THAT is how. We can’t do it by ourselves. We can’t pull ourselves up by our bootlaces and make ourselves joyful, prayerful or thankful. But we have a God of Peace who wants to ground the very depths of our being in his LOVE and Faithfulness. Spirit of the Living God, fall afresh on me.. (we sang this prior to the Gospel reading)Touch me with your holy fire and set me alight , spirit, soul and body. Paul tells us not to quench the Spirit, because he knows that it is ONLY through the Holy Spirit that we can have joy, peace and thankful hearts. The other name for the Holy Spirit is Comforter. Jesus said he would not leave us alone, but would send us a Comforter. The Bayeaux tapestry has a picture of King Harold poking a spear at one of his soldiers – with the heading Harold comforteth his troops” The old English meaning of the word – encompassing comfort, encouragement, enabling.. but it can often feel like anything but- like a poke with a sharp stick!

How do we give thanks in all circumstances .. only because we know that God can use and transform even the toughest of circumstances for good. The sharpest, most pointy things can be used by him for good. Please note that I AM NOT saying that God sends hard things for our good. I am saying that if we offer those hard things to him he can transform them and us. There is a saying that goes: Life is 10% what happens to us, and 90% how we react to that 10%.                                                                                       We can react with bitterness, the oh,so dangerously, slippery slope of self pity, or by walling ourselves off from God or other people. OR with the help of God’s Spirit we can come to him Just as we are.(Opening hymn) On any given day. UP, down or in between. Fearful, doubtful, tired. Just as we are. We come. We come to the one with nail pieced hands who comes in to the darkest of places and sits with us.

I cannot tell how silently He suffered,
  As with His peace He graced this place of tears,
Or how His heart upon the Cross was broken,
  The crown of pain to three and thirty years.
But this I know, He heals the broken-hearted,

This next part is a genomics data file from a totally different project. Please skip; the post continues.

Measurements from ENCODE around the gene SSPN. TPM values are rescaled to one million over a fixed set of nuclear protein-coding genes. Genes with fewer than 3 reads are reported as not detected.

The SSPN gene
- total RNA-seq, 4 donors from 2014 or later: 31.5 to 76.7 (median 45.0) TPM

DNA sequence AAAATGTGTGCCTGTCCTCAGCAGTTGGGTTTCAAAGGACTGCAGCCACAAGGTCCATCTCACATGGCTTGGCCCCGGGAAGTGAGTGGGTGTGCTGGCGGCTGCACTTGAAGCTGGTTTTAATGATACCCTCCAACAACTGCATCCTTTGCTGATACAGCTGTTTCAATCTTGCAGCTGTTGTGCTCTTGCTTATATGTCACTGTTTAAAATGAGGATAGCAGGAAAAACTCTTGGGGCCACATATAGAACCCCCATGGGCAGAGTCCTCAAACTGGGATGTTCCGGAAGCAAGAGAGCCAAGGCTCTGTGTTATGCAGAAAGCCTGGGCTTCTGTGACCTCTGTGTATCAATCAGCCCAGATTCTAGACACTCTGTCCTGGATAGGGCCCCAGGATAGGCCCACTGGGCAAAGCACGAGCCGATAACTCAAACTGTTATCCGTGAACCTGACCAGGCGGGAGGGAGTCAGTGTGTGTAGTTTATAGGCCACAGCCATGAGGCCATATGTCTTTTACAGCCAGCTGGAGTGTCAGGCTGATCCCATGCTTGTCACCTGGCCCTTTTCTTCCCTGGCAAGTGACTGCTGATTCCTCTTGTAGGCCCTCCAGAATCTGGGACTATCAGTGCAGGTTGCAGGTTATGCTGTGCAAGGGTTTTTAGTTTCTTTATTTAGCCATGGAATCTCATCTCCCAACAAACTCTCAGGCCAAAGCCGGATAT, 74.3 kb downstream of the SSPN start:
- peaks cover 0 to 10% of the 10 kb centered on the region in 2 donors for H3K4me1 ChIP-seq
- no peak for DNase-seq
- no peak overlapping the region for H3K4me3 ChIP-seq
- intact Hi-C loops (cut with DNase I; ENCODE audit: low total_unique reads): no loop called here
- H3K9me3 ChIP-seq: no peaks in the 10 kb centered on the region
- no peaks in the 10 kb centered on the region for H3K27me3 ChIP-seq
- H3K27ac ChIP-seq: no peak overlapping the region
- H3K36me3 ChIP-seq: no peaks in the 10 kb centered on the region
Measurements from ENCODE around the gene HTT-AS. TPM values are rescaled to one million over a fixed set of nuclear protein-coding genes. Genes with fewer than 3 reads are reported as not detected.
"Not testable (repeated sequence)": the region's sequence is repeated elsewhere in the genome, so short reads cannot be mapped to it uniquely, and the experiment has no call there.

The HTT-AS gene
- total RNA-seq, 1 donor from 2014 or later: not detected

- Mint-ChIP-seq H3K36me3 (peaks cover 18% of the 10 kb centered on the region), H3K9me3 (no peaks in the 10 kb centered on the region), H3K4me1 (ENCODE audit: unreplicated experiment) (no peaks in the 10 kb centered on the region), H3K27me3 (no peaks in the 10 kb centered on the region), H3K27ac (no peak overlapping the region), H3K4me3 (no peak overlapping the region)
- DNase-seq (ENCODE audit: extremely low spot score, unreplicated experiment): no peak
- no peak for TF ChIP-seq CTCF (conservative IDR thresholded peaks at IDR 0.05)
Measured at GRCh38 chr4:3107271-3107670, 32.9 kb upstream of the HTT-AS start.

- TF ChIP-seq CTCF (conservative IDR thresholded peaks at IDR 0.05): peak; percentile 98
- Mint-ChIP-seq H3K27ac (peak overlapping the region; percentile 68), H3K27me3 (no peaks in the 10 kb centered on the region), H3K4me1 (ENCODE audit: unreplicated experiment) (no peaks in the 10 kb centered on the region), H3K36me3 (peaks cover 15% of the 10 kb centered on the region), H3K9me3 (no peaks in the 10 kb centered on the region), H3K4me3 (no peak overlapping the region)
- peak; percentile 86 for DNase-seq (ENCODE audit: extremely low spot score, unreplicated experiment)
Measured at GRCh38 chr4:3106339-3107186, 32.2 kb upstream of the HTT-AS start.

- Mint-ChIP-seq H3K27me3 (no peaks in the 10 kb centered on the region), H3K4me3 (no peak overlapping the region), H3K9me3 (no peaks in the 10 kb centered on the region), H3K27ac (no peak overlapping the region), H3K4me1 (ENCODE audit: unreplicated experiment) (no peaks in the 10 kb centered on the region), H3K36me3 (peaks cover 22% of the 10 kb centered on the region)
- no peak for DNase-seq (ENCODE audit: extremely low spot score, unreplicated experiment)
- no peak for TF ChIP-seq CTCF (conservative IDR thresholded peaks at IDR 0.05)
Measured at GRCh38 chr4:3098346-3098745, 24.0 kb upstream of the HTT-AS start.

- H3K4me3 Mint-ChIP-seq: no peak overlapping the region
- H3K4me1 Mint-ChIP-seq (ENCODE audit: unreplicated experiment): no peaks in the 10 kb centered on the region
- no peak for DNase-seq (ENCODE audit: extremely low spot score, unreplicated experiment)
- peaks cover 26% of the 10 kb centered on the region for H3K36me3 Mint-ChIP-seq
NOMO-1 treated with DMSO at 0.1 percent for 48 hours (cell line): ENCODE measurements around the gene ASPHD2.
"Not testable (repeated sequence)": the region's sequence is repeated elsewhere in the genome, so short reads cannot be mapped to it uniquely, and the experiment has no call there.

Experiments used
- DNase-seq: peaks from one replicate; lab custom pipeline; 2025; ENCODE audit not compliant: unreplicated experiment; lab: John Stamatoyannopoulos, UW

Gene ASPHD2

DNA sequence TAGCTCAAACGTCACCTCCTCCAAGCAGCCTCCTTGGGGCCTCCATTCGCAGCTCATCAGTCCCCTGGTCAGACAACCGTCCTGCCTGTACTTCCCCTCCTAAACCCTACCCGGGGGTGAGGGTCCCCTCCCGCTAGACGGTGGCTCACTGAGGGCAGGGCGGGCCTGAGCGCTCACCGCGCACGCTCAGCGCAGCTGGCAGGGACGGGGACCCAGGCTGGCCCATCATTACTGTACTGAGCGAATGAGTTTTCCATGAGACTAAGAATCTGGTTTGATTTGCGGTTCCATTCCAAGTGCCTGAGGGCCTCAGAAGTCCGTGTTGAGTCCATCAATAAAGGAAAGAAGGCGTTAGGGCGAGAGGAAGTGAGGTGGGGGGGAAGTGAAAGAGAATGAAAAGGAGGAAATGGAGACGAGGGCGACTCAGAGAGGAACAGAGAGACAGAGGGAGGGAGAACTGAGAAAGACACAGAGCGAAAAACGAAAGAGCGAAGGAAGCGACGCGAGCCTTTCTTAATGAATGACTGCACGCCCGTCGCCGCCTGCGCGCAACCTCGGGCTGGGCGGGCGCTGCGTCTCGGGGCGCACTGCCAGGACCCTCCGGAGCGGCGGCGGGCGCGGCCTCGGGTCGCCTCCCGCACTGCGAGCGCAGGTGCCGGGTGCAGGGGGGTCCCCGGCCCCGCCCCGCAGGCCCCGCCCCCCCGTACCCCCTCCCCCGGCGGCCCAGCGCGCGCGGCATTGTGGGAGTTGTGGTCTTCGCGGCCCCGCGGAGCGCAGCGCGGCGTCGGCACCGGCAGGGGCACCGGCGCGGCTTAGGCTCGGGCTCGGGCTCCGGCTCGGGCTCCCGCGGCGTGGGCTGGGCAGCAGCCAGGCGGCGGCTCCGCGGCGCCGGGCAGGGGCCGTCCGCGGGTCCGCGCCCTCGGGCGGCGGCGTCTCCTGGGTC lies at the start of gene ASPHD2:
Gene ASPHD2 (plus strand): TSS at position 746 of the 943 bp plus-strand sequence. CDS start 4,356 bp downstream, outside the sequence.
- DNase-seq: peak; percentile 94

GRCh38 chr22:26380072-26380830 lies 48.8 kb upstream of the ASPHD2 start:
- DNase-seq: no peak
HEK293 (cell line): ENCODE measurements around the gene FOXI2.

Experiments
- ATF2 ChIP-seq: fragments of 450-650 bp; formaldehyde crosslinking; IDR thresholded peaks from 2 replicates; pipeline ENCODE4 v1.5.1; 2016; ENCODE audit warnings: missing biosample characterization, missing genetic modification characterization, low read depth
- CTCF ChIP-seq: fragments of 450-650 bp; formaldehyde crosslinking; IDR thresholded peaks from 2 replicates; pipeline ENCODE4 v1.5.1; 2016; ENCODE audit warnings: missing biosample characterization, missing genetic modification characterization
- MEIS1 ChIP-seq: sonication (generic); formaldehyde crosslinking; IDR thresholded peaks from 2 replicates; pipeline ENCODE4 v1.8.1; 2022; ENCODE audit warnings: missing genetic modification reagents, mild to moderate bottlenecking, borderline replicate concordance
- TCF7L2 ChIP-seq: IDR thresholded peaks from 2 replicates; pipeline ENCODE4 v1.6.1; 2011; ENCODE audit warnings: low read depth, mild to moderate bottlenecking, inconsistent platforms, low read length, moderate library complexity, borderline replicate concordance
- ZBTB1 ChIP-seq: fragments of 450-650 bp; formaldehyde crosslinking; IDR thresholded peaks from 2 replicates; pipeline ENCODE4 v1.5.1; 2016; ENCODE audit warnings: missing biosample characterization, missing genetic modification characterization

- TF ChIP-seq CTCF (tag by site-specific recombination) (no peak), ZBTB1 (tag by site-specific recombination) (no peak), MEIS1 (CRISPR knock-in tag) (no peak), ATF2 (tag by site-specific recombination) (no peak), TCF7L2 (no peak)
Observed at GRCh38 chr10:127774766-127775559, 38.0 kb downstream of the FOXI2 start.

And stays our sin, and calms our lurking fear,
And lifts the burden from the heavy laden,
  For yet the Saviour, Saviour of the world, is here.   (Closing Hymn)

We will sing those beautiful words at the end of our service this morning.                      ‘The Saviour of the world is here.’ 

Emmanuel. God with us. In it all. The hard bits, the good bits, the boring drudgery bits and the rest.

Emanuel. God with us -spirit, soul and body.  Touching our weary spirits with his peace, lifting our heavy souls and carrying us, in his faithfulness, fuelling our flagging bodies with his joy.

1 Thessalonians 5 (The Message) 

23-24 May God himself, the God who makes everything holy and whole, make you holy and whole, put you together—spirit, soul, and body—and keep you fit for the coming of our Master, Jesus Christ. The One who called you is completely dependable. If he said it, he’ll do it!



Silent Night

Christmas Truce 1914

Christmas Truce 1914

This Christmas Eve, 2014, sees the hundred year anniversary of that strange and wonderful happening – The Christmas Truce. A spontaneous Truce that broke out all along the Western Front, that first Christmas of the Great War, 1914. In many places the opposing trenches were only yards apart, shouting distance across the no go area known as ‘No Man’s Land’ strewn with unburied bodies, excrement and mud. There is so much about ‘The War to end all wars’ that looking back with the retrospectascope of a hundred years, makes us wonder ‘What were they thinking?’….

Thousands of Christmas trees had been shipped to the German Front line. A fictional account which picks up the facts and emotions portrayed in letters from those present as it unfolded gives a sense of the wonder. Phillip Maddison an English soldier in Henry Williamson’s A Fox Under My Cloak, found Christmas Eve to be literally a silent night.